The History the Slaveholders Wanted Us to ForgetRoundup
Writing in 1965, the distinguished British historian Hugh Trevor-Roper argued against the idea that black people in Africa had their own history: “There is only the history of the Europeans in Africa,” he declared. “The rest is largely darkness.” History, he continued, “is essentially a form of movement, and purposive movement too,” which in his view Africans lacked.
Trevor-Roper was echoing an idea that goes back at least to the early 19th century. But it wasn’t always this way. When the young Prince Cosimo de Medici (1590-1621) was being tutored to become the Duke of Tuscany — about the time that Shakespeare was writing “Hamlet” — he was asked to memorize a “summary of world leaders” that included Álvaro II, the King of Kongo, along with the Mutapa Empire and the mythical “Prester John” of Ethiopia. Soon, however, even that level of knowledge about African history would be rare.
Perhaps it shouldn’t surprise us that ideas about Africans and their supposed lack of history and culture were used to justify the enslavement of millions of Africans throughout the New World, especially during the 19th century when sugar production was reaching a zenith in Cuba and cotton was making growers and manufacturers rich. What is surprising is that these ideas persisted well into the 20th century, among white and black Americans alike.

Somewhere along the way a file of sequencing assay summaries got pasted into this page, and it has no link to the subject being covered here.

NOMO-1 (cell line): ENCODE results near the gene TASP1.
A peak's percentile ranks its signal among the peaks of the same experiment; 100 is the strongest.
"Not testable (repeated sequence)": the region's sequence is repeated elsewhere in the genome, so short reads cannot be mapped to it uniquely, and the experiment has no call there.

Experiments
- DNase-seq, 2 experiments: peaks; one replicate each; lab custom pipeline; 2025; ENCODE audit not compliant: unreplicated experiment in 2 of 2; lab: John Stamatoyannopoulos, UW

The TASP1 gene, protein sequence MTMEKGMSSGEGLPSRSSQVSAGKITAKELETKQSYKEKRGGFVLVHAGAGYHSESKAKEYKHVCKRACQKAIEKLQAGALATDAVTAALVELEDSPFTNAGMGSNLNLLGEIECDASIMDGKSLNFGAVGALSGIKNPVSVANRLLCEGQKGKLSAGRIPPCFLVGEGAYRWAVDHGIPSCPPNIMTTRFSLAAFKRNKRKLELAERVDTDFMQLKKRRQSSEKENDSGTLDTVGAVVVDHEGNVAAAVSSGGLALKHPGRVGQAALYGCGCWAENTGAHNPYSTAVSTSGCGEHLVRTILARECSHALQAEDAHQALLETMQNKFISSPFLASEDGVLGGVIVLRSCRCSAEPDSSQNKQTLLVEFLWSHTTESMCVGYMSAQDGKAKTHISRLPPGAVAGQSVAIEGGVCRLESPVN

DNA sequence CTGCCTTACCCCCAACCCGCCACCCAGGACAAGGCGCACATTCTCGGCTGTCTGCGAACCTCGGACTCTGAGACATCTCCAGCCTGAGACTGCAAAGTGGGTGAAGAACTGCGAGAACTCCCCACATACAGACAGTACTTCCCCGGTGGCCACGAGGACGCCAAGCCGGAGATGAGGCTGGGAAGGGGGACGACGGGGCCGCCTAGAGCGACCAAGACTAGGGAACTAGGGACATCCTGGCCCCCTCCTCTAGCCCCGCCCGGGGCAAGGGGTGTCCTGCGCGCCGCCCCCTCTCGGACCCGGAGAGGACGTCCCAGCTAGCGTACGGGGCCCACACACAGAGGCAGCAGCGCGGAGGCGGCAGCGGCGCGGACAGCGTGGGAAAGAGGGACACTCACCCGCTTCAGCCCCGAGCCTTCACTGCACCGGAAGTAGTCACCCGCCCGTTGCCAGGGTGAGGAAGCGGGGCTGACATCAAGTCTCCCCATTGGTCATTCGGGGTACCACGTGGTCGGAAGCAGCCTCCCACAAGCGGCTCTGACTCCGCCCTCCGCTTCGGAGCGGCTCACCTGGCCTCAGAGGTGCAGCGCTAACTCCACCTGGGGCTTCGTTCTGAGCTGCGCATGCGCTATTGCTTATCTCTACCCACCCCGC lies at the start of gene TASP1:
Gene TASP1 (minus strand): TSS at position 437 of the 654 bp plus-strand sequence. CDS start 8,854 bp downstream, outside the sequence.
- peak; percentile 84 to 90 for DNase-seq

When I was growing up in the 1950s, Africa was the shadow that both framed and stalked the existence of every African-American. For some of us, such as Paul Cuffee and Marcus Garvey, it was a place to venerate, a place to escape the horrors of slavery and Jim Crow. For so many others of us, however, it was a place to run away from. After all, scholars such as the sociologist E. Franklin Frazier insisted that the horrors of bondage and the trans-Atlantic crossing had severed any meaningful cultural or religious links between black folks on either side of the ocean, when in fact enslaved Africans brought with them their religious beliefs, music and ways of seeing the world.
When I was a child, one of few insults between black people more devastating than the “n-word” was to be called “a black African.” Far too many of us had been brainwashed into believing that the darkness of the skin of the stereotypical African on stage and screen reflected the darkness of the cultural and intellectual soul of an entire continent of people, the continent of our ancestors. ...
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